Category Archives: Farming

Introducing the Word of Mouth Market

The Word of Mouth Market is now open for business!

The Word of Mouth Market is now open for business!

First some rumor control: While it is true that I have given notice and will be moving my Genesee Graphics business out of its current location by the end of the month, I am not going out of business! I have been looking for a better location for the past 6 months, and am currently talking to one local landlord about a possible Main Street location. If that doesn’t work out, I may temporarily run the business from home until I find the right location.

The reason I need a new location is that I want to combine a farm market in the same location with the graphics business and therefore need a more visible and accessible location. I have planted around three acres of vegetables this spring and that is a lot more than I can eat myself! By combining the businesses I can save on labor costs by having one person supervise both operations.

I am not a big fan of self-service farm markets having tried that route with Strong’s World of Pumpkins in Caledonia for many years. Although 99% of people are honest and many will overpay for their produce, such operations inevitably attract thieves who will figure out a way to break into or carry off your money box. No fun!

In the mean time, however, since the early crops are coming in, I have opened a small self-service stand on the farm. (See picture.)  The “Word of Mouth Market” will not be publicly advertised other than through this column, Facebook and e-mail. I am not looking to do a high volume business at this location for obvious reasons.

If you have heard about the market from any of these sources, or by word of mouth, you are welcome to come down the driveway and check it out. Currently we have some tasty snow peas, a good selection of lettuce and greens and some of Miss Amy’s flowers at reasonable prices. All produce has been grown without chemical herbicides or pesticides, although I have not registered as an official organic farm. (See my previous column for a discussion of that.) I have also installed a small refrigerator to keep some of the tender produce cool until you get there.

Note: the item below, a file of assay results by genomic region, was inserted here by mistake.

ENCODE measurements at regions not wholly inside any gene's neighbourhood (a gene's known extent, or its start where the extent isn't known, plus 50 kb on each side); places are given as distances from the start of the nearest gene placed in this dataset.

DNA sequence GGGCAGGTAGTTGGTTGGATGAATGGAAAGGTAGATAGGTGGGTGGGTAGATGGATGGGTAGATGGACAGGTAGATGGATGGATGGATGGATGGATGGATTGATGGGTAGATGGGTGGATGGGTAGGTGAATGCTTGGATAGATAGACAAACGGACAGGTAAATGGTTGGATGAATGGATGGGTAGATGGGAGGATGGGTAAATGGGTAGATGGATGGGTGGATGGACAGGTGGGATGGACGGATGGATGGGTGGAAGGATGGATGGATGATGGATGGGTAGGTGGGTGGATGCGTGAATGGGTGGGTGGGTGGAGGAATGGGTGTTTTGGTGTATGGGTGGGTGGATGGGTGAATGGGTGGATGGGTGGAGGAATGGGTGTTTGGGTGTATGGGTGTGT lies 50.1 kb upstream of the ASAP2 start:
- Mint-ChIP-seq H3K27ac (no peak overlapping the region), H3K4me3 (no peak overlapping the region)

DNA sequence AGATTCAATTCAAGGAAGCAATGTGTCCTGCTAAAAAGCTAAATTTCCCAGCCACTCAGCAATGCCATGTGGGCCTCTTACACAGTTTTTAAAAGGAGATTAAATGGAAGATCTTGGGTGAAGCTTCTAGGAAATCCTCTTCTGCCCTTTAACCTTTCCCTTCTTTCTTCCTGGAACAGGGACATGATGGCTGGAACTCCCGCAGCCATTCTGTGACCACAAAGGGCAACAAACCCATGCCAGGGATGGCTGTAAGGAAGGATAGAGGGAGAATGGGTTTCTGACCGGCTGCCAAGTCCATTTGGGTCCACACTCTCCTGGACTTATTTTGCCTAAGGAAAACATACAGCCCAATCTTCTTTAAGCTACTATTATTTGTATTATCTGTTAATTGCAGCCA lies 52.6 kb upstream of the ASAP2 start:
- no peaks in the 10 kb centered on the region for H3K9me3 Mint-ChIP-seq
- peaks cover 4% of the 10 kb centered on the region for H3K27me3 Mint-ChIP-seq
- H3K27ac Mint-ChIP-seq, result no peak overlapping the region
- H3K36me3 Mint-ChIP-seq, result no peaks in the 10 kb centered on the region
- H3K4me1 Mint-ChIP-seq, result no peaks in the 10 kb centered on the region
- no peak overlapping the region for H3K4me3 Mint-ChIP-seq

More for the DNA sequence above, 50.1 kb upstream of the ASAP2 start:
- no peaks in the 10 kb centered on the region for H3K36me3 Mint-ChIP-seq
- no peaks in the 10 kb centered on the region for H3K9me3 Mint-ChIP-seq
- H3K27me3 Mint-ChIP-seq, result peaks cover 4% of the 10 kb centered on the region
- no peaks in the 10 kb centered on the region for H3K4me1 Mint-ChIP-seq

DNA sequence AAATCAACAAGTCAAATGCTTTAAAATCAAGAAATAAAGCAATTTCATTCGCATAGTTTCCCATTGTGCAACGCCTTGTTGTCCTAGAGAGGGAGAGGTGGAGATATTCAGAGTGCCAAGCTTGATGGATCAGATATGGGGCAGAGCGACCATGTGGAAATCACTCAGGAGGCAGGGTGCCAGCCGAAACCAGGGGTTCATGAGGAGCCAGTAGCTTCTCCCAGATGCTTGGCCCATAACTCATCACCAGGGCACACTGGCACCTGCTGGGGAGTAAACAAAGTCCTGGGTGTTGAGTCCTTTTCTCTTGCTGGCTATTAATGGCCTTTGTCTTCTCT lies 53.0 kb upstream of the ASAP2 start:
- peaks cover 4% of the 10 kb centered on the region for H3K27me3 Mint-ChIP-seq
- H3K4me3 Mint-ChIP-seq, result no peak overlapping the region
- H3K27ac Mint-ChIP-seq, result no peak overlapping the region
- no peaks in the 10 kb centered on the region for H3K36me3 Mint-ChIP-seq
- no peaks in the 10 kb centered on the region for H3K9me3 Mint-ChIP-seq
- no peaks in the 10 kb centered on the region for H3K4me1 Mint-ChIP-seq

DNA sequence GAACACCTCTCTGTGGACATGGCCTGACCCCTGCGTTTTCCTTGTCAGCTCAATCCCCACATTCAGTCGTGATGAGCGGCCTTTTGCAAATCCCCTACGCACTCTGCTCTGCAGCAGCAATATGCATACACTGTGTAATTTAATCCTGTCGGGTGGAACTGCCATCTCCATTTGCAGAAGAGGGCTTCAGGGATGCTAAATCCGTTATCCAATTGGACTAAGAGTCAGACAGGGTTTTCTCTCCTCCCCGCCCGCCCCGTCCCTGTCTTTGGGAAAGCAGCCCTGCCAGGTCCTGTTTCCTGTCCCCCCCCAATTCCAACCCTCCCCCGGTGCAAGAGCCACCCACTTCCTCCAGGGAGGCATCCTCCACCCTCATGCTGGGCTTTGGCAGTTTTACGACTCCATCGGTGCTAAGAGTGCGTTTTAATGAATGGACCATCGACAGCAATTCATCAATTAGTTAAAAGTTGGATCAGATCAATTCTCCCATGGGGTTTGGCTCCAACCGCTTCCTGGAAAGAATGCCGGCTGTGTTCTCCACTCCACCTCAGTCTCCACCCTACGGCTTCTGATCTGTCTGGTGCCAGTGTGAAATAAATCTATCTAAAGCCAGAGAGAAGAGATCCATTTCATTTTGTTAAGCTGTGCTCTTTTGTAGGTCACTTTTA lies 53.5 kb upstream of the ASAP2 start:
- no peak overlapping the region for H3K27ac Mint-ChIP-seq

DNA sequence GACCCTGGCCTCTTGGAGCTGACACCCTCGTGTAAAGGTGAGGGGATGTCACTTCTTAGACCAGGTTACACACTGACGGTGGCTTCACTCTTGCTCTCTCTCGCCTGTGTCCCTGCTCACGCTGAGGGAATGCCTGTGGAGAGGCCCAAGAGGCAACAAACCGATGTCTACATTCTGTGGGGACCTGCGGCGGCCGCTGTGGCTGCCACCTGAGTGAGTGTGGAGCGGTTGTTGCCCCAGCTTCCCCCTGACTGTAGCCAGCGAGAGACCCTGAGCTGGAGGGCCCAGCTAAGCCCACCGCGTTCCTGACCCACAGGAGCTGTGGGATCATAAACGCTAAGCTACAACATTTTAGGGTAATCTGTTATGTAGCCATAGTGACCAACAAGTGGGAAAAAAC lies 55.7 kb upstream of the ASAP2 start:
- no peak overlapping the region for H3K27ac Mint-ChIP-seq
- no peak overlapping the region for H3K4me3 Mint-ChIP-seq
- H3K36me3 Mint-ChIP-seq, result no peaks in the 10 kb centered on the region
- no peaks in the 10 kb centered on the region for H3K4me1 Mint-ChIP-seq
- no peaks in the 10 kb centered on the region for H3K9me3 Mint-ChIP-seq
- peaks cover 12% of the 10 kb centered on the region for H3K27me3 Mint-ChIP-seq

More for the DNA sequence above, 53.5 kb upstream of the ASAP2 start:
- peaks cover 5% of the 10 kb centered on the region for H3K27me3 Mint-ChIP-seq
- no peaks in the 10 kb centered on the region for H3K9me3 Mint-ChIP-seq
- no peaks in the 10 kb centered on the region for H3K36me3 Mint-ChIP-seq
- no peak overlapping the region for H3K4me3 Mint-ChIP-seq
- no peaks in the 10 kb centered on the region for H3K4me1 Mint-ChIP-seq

P.S. Thanks to my daughter Corinna for the fancy sign!

Free Soil Farm

A few weeks ago, I introduced the Free Soil Community Garden by offering 7 free garden plots to members of the community. Six of those plots were taken and have been planted by local families and I took one back to make room for my own asparagus patch and some edamame.

Now a little more about what is going on outside the garden fence. I have decided to call my new farming venture “Free Soil Farm.” As mentioned in the previous column, this is a hat tip to General Wadsworth, who built the Hartford House in 1835 and was one of the founders of the Free Soil Party in the 1840s.

The Free Soil Party was adamantly opposed to the expansion of slavery into the western states and their candidates ran under the banner,  “Free Soil, Free Speech, Free Labor and Free Men.” After putting up 3rd party candidates for President in 1848 and 1852, they merged into the newly formed Republican Party in 1854.